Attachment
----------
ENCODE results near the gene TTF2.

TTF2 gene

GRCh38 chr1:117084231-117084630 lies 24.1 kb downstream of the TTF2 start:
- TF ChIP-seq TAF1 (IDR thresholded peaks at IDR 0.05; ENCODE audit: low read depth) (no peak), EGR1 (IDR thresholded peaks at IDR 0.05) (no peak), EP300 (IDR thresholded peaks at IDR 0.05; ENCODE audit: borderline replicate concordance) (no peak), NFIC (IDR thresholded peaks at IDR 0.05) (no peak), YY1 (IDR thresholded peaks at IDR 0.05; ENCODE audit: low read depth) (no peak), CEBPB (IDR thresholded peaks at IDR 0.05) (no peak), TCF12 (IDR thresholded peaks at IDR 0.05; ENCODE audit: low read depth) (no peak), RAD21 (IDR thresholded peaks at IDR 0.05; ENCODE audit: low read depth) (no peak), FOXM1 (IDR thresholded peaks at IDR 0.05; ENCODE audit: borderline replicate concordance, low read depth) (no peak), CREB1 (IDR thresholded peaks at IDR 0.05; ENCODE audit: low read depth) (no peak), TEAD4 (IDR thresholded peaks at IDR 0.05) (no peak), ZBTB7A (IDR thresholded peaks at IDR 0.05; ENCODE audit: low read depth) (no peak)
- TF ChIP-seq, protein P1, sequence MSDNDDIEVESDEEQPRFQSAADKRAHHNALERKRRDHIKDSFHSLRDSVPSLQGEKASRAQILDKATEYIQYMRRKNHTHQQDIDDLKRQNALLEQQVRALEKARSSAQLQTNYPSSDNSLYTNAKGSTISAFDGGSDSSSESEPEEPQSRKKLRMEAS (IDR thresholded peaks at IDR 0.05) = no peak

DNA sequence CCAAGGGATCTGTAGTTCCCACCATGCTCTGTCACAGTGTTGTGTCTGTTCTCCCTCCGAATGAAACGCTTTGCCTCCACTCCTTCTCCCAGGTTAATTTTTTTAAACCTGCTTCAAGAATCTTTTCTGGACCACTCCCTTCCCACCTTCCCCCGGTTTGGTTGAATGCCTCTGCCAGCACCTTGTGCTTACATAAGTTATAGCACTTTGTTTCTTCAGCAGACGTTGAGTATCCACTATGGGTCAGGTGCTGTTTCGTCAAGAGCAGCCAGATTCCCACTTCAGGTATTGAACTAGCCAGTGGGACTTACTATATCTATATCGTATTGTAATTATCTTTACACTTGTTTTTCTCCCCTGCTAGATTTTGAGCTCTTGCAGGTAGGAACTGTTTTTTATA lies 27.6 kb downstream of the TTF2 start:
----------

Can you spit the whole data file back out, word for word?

ENCODE results near the gene TTF2.

TTF2 gene

GRCh38 chr1:117084231-117084630 lies 24.1 kb downstream of the TTF2 start:
- TF ChIP-seq TAF1 (IDR thresholded peaks at IDR 0.05; ENCODE audit: low read depth) (no peak), EGR1 (IDR thresholded peaks at IDR 0.05) (no peak), EP300 (IDR thresholded peaks at IDR 0.05; ENCODE audit: borderline replicate concordance) (no peak), NFIC (IDR thresholded peaks at IDR 0.05) (no peak), YY1 (IDR thresholded peaks at IDR 0.05; ENCODE audit: low read depth) (no peak), CEBPB (IDR thresholded peaks at IDR 0.05) (no peak), TCF12 (IDR thresholded peaks at IDR 0.05; ENCODE audit: low read depth) (no peak), RAD21 (IDR thresholded peaks at IDR 0.05; ENCODE audit: low read depth) (no peak), FOXM1 (IDR thresholded peaks at IDR 0.05; ENCODE audit: borderline replicate concordance, low read depth) (no peak), CREB1 (IDR thresholded peaks at IDR 0.05; ENCODE audit: low read depth) (no peak), TEAD4 (IDR thresholded peaks at IDR 0.05) (no peak), ZBTB7A (IDR thresholded peaks at IDR 0.05; ENCODE audit: low read depth) (no peak)
- TF ChIP-seq, protein P1, sequence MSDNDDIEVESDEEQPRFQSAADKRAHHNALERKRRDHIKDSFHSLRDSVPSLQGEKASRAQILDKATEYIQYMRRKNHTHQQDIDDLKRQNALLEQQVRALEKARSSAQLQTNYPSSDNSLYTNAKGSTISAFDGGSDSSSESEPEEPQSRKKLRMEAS (IDR thresholded peaks at IDR 0.05) = no peak

DNA sequence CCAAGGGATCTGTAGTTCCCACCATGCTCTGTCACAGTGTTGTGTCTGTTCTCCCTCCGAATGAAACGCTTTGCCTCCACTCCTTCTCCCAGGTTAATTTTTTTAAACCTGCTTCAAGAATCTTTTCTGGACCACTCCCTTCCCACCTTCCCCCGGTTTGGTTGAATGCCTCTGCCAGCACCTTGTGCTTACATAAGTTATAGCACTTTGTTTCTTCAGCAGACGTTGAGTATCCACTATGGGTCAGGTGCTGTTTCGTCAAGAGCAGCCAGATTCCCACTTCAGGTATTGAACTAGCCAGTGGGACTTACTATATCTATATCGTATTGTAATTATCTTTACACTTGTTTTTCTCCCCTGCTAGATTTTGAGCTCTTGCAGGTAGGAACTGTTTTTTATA lies 27.6 kb downstream of the TTF2 start: